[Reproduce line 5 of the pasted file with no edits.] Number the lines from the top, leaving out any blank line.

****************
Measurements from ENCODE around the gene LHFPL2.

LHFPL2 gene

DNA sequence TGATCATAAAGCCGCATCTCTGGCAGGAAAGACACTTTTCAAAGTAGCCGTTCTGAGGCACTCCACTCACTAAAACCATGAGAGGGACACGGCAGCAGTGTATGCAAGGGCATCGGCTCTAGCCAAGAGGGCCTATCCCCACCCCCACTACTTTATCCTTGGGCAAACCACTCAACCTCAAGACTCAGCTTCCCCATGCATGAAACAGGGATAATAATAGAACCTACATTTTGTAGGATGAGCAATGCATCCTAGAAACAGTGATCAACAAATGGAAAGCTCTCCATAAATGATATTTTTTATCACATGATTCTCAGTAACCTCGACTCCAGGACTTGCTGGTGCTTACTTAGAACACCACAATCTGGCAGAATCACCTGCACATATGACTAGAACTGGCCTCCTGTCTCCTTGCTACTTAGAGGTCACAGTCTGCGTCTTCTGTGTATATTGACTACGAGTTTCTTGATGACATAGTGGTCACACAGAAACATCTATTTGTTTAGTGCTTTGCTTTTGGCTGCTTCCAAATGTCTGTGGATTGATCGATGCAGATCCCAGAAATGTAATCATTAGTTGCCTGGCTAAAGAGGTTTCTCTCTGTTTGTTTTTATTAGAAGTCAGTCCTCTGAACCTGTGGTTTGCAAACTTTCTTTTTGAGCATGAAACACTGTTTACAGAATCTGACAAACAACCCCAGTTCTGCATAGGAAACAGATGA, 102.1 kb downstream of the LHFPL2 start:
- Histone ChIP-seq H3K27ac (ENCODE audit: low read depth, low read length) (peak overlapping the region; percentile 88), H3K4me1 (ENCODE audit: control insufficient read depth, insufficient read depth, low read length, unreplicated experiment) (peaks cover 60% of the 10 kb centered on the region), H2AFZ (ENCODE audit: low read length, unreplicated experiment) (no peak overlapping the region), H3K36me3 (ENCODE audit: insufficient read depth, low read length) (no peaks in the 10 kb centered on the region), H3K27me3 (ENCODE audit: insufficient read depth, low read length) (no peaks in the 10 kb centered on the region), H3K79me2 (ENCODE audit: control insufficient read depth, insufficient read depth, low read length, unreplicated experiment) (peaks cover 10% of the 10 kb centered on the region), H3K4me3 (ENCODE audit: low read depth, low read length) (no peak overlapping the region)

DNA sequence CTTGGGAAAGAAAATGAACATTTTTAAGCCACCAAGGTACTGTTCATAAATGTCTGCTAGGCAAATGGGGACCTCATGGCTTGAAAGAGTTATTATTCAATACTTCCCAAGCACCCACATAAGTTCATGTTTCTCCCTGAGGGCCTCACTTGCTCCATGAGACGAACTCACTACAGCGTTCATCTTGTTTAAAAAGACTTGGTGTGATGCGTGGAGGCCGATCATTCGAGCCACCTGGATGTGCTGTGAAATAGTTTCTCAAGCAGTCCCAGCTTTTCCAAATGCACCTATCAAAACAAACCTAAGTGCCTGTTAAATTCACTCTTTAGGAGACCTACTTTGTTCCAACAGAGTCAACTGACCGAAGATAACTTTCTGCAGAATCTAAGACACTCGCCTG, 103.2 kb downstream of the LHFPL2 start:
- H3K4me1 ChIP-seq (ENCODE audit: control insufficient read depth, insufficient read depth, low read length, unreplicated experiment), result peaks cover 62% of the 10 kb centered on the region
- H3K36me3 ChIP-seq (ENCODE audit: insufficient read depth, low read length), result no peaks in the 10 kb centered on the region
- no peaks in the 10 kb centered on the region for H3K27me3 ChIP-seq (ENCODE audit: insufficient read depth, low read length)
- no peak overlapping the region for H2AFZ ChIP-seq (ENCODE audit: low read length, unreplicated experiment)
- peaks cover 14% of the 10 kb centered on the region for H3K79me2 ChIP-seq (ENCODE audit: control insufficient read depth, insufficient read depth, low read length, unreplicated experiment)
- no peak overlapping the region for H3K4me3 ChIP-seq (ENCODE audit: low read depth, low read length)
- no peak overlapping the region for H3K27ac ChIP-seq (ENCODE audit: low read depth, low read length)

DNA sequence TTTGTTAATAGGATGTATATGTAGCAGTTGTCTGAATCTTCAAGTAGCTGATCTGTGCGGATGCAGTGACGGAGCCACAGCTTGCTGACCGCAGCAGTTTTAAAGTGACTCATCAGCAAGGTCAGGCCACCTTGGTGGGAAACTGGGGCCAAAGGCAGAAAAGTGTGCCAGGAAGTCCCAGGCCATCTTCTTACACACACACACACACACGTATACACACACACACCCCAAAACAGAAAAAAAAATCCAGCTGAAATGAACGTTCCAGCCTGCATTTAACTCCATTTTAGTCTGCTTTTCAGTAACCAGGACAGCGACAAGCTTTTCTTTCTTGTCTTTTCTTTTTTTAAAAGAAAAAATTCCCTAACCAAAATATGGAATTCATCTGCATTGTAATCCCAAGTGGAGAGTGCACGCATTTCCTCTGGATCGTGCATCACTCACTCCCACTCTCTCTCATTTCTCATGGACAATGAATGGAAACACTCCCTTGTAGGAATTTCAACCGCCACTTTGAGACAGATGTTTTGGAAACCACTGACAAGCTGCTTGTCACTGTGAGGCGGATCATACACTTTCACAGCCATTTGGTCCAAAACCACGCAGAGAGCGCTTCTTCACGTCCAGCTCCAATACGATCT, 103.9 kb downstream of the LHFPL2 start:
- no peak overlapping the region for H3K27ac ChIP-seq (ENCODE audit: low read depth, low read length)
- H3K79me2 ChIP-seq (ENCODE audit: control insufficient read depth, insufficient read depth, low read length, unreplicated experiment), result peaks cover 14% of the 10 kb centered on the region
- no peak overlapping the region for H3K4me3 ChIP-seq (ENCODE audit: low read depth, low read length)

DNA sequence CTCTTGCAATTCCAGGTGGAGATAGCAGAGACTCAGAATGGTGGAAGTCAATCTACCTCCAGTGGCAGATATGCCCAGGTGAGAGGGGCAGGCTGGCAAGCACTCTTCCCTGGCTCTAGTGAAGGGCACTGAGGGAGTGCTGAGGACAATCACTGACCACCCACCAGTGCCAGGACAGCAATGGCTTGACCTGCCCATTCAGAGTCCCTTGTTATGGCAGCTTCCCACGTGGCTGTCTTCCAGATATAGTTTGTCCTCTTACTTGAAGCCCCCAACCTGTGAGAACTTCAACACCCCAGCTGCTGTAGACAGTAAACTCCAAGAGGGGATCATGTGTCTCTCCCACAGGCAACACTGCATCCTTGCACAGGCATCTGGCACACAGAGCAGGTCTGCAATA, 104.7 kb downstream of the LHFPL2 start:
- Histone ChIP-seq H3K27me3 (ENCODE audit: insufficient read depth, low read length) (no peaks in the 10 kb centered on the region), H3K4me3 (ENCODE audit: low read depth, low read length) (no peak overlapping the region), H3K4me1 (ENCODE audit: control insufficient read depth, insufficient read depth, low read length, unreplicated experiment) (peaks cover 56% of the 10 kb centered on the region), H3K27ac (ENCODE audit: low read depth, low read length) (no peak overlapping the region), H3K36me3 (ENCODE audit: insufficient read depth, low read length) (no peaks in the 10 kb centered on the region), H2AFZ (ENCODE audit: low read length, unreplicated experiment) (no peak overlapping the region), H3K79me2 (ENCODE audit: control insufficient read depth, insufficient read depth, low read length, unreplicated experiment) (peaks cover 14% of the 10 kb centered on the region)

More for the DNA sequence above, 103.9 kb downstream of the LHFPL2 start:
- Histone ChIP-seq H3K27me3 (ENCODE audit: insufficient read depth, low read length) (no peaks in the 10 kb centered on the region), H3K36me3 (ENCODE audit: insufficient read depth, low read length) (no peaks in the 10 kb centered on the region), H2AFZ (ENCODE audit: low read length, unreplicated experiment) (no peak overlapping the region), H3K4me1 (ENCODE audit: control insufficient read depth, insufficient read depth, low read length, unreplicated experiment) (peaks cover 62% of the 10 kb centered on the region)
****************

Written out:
DNA sequence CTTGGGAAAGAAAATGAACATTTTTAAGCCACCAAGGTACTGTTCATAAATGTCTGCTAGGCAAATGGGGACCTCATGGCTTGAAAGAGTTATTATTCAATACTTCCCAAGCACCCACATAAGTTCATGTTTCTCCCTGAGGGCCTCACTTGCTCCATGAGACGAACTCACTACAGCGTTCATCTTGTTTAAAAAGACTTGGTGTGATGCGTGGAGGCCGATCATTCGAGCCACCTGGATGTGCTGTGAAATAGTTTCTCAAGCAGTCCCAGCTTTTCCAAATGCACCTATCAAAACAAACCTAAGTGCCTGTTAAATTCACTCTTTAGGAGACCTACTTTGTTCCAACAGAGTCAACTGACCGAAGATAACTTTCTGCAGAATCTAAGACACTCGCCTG, 103.2 kb downstream of the LHFPL2 start: